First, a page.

IV. Other Issues

17. New IMF Liquidity Instrument. Ministers reiterated their request to the IMF for a new liquidity instrument that would provide meaningful, reliable and affordable financial support to face capital account volatility for current and prospective emerging market countries. Ministers noted that some progress has been made; however, they observed that the proposal that was recently put forward at the Board falls short of these objectives. Ministers expressed the view that such an instrument should ensure automatic access to countries that are in need of, and qualify for support, that qualification should not be unnecessarily restrictive and should be based on objective criteria that allow for sufficient predictability, and that the monitoring arrangements should not undermine the incentives to use this instrument. In their view access levels should be set within a range of 300-500 percent of quota, and access should be provided in a single tranche to render the instrument more relevant in mitigating capital account-induced crises. Moreover, charges and maturities must be set at sufficiently favorable terms to create demand for the instrument. Ministers noted that the proposed charges and maturities may act as a deterrent to the demand for this instrument. Ministers encourage efforts to solicit further views of both potential users and market participants to refine the desired features for a new facility.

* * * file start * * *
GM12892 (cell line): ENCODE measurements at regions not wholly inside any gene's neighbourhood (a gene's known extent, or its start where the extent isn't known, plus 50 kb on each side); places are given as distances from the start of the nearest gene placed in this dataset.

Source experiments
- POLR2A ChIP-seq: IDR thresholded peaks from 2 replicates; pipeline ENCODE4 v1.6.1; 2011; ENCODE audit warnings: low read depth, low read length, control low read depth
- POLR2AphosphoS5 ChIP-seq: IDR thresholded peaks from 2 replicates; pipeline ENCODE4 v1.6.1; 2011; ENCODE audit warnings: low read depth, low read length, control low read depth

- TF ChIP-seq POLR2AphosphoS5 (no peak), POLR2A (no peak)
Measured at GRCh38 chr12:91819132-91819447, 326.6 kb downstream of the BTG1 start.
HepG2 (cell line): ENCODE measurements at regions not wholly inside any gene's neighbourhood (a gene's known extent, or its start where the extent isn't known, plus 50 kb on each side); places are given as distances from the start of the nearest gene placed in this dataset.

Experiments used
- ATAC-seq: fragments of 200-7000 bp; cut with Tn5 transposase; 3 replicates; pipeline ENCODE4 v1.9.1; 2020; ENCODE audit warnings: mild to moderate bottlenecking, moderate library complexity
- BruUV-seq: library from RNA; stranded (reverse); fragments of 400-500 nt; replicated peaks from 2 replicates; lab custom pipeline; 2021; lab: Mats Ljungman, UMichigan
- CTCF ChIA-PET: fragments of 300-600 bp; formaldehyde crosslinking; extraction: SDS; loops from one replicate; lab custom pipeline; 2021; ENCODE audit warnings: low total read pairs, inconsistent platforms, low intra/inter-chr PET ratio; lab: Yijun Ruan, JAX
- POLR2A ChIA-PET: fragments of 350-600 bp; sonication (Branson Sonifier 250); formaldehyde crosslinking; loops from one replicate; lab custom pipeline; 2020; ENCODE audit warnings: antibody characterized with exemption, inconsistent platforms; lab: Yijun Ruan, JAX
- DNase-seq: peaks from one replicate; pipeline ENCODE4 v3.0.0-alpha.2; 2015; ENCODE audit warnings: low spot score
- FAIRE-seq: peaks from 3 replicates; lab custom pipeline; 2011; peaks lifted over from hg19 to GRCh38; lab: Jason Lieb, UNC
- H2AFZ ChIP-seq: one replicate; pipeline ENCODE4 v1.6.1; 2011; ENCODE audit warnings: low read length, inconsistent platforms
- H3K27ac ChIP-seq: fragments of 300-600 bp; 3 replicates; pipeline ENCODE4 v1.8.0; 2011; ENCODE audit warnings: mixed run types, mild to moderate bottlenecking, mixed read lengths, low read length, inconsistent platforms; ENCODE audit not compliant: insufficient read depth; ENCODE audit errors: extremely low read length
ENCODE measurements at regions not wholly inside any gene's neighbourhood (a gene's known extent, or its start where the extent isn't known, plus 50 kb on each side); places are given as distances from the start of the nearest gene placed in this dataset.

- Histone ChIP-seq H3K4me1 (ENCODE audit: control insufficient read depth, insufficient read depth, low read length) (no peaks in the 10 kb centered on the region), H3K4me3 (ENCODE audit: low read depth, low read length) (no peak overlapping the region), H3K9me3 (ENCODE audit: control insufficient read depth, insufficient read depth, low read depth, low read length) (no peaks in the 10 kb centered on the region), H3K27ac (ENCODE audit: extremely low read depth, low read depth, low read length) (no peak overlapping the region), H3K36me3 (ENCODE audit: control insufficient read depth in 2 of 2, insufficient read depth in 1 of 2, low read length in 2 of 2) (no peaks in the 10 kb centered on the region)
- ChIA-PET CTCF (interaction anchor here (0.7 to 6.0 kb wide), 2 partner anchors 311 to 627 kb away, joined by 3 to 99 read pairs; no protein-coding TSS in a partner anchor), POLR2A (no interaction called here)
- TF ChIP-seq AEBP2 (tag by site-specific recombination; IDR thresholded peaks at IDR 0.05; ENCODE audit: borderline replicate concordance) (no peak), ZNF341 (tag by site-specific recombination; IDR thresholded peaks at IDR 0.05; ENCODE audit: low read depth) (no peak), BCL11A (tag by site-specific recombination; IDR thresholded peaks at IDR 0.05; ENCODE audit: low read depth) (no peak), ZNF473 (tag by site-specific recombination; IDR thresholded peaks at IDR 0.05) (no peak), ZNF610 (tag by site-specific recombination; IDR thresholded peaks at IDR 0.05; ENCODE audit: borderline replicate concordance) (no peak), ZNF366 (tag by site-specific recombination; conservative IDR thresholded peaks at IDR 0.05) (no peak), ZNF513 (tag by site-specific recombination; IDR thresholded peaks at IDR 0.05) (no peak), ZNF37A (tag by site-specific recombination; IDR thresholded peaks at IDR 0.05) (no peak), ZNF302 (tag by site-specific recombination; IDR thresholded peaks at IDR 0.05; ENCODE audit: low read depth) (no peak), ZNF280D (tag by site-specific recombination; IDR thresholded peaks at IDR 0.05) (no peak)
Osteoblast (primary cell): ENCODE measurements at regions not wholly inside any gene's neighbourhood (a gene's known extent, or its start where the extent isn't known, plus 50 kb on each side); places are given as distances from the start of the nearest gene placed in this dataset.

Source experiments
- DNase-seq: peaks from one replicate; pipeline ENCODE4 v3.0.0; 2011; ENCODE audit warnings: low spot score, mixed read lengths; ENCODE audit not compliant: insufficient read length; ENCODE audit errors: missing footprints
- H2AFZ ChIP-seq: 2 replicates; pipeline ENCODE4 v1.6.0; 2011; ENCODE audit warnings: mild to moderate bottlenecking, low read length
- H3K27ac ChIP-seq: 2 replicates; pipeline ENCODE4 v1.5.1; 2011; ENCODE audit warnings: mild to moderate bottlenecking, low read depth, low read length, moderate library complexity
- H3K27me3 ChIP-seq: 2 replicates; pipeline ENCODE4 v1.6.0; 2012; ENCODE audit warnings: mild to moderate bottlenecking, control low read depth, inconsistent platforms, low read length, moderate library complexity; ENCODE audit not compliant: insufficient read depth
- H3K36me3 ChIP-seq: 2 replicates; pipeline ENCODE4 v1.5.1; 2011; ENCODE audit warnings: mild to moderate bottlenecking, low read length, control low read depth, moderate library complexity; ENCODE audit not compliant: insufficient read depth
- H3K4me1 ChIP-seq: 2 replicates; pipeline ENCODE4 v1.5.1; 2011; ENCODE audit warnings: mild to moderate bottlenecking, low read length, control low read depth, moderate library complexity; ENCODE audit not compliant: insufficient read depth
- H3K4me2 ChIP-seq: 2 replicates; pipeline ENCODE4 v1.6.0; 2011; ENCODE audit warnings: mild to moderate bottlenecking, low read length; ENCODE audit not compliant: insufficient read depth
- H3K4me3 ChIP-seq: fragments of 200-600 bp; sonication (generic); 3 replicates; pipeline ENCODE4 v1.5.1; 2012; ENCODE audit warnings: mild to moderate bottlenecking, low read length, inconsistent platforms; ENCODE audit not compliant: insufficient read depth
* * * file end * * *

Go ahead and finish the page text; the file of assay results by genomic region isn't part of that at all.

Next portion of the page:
18. Clean Energy and Climate Change. Ministers welcomed the update on the World Bank Group Action Plan on Clean Energy for Development. Ministers pointed to the overwhelming evidence that climate change and variability is a serious concern with disproportionately adverse impact on the developing world. In this regard, they underscored the importance of the principle of common but differentiated responsibilities in any international regulatory framework. Ministers agreed with the main pillars of the proposed approach, namely: a strong overall WBG energy program; scaling up support to help countries address the lack of access to energy, especially in sub-Saharan Africa; supporting emerging markets' and other developing countries transition to a low carbon economy; enhanced support on adaptation to climate variability and change; and improved financial products. Ministers noted that the success of the proposed approach would depend on the access of developing countries to low-cost technologies; and the willingness of the international community to mobilize very large amounts of financial resources on appropriate terms to meet the challenge of access to energy and climate change. Ministers recognized that success of this approach would also require promoting technology and research to help make all existing energy sources cleaner, more efficient, and more cost effective.